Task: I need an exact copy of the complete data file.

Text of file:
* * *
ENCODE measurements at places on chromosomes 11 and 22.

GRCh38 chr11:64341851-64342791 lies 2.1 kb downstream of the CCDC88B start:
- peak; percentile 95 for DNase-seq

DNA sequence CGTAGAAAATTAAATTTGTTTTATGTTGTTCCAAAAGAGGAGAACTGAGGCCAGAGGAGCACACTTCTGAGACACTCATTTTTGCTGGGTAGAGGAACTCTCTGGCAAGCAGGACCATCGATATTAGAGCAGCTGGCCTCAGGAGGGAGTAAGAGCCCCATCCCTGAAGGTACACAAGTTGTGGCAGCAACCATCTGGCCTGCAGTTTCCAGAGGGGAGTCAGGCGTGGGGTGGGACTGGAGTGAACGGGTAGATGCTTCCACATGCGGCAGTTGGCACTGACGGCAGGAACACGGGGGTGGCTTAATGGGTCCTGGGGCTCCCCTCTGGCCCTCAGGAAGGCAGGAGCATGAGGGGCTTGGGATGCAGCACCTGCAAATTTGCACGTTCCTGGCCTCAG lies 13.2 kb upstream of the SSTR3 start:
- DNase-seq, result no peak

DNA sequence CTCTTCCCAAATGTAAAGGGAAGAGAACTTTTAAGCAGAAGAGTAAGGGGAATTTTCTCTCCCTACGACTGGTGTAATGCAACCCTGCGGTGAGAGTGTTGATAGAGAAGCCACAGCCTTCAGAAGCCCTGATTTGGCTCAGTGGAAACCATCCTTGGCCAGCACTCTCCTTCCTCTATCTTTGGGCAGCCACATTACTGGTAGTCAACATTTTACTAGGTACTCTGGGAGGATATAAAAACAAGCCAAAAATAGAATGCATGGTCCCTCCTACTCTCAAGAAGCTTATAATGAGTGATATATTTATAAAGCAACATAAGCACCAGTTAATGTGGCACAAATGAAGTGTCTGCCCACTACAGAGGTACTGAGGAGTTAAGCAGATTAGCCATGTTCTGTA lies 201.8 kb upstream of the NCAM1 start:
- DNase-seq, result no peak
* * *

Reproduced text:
ENCODE measurements at places on chromosomes 11 and 22.

GRCh38 chr11:64341851-64342791 lies 2.1 kb downstream of the CCDC88B start:
- peak; percentile 95 for DNase-seq

DNA sequence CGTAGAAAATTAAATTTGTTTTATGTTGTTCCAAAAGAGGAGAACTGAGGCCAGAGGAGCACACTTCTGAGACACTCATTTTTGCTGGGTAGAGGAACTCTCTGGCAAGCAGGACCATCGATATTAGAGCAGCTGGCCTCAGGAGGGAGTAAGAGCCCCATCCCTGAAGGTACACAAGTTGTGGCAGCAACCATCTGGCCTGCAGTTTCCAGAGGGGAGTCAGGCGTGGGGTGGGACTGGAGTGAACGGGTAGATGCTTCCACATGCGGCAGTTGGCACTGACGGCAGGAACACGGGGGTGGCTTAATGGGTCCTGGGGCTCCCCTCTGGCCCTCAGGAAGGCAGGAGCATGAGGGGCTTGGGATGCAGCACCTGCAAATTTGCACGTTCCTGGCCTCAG lies 13.2 kb upstream of the SSTR3 start:
- DNase-seq, result no peak

DNA sequence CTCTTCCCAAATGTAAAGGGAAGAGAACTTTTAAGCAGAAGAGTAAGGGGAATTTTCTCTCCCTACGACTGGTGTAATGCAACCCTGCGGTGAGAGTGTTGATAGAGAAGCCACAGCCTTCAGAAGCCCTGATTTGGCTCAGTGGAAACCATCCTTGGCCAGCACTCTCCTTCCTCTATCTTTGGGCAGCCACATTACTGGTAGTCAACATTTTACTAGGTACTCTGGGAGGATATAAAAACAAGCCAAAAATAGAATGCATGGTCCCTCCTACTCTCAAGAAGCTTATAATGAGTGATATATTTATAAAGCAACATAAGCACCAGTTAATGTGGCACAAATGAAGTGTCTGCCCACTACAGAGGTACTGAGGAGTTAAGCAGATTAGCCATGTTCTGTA lies 201.8 kb upstream of the NCAM1 start:
- DNase-seq, result no peak